The lawsuit and Consent Judgment were filed in the United States District Court for the Eastern District of New York, in Central Islip, New York. Following a 30-day public comment period, the United States will review any comments and, if appropriate, ask the court to enter the Consent Judgment.
“The United States brought this action to ensure that the Town of Brookhaven meets its obligation to protect air quality by properly operating systems that reduce potentially harmful landfill gas emissions. The resolution in this case protects air quality by preventing excess emissions of sulfur dioxide, hydrogen sulfide and methane. This Office will vigorously and faithfully enforce the rule of law to protect our community and our precious natural environment,” stated Acting United States Attorney DuCharme.
“The Town of Brookhaven, EPA and the Department of Justice have worked out an agreement that will ensure that hydrogen sulfide and other landfill gas emissions emanating from the Brookhaven landfill are properly monitored, detected, and controlled,” stated EPA Regional Administrator Lopez. “Putting these safeguards in place is essential to protecting human health and the environment. We look forward to our continued engagement on this issue.”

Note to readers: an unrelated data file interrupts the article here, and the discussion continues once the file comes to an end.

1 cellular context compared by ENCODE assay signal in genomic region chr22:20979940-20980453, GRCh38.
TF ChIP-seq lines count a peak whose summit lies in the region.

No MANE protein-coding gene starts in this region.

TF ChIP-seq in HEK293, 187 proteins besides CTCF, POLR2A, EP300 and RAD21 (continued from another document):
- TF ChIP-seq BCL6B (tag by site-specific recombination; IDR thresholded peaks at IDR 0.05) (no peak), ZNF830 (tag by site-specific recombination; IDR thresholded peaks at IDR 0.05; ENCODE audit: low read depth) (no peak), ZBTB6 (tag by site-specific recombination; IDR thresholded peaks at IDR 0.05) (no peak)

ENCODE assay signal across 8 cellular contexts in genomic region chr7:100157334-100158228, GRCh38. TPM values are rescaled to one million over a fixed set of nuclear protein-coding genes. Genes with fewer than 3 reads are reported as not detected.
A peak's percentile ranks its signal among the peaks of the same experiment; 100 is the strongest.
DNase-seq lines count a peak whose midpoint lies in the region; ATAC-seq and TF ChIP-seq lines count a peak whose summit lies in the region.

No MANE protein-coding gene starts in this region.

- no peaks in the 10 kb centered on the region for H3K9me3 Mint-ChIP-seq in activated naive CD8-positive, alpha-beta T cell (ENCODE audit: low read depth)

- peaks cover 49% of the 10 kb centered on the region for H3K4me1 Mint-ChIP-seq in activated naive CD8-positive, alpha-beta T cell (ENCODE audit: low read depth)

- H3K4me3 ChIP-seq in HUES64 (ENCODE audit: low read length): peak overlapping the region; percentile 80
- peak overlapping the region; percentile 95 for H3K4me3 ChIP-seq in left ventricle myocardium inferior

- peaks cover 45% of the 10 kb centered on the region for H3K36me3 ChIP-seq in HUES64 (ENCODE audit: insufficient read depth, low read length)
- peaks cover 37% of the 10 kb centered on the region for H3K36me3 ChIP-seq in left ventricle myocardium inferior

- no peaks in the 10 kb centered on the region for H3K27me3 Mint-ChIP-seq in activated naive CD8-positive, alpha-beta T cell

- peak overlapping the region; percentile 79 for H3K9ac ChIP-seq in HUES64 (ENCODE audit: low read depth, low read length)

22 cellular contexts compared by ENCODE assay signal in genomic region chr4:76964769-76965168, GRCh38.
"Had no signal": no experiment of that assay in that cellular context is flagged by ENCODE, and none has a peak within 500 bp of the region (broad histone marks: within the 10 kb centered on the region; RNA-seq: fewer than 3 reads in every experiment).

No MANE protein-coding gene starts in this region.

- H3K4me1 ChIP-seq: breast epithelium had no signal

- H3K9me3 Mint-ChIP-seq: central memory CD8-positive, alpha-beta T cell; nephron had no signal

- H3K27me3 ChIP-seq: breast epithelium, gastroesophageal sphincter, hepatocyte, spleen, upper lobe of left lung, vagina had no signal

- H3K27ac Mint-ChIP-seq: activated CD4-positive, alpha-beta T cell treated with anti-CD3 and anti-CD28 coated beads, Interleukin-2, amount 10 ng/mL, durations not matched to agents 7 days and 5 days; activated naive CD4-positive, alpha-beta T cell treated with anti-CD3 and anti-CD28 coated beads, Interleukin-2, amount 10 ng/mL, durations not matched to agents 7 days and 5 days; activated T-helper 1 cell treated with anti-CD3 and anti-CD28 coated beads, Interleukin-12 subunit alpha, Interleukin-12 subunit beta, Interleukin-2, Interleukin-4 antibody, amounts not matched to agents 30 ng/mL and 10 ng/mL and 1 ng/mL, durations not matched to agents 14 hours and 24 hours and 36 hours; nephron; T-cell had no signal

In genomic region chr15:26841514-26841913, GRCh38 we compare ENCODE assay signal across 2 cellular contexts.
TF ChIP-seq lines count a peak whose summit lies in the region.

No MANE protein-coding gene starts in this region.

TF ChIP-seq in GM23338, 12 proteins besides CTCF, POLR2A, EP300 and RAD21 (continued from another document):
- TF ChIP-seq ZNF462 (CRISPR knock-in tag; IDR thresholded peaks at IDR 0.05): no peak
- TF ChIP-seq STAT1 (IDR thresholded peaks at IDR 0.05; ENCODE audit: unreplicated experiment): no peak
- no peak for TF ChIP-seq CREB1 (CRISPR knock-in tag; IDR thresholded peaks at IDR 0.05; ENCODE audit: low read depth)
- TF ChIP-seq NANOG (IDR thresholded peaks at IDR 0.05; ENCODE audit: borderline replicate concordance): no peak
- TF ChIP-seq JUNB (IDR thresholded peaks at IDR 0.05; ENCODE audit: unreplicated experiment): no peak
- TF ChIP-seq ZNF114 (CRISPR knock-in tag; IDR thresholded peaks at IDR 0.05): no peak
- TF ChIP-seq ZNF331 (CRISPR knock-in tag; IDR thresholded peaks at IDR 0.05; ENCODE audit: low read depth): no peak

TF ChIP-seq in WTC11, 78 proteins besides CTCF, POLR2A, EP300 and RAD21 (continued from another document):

The CAA was passed by Congress in 1970 to protect public health and the environment through the regulation of air emissions from both stationary and mobile sources. The law requires the EPA to establish national ambient air quality standards (NAAQS) and imposes limitations on air pollutant emissions. State and local governments are required to adopt federally enforceable plans to meet these standards.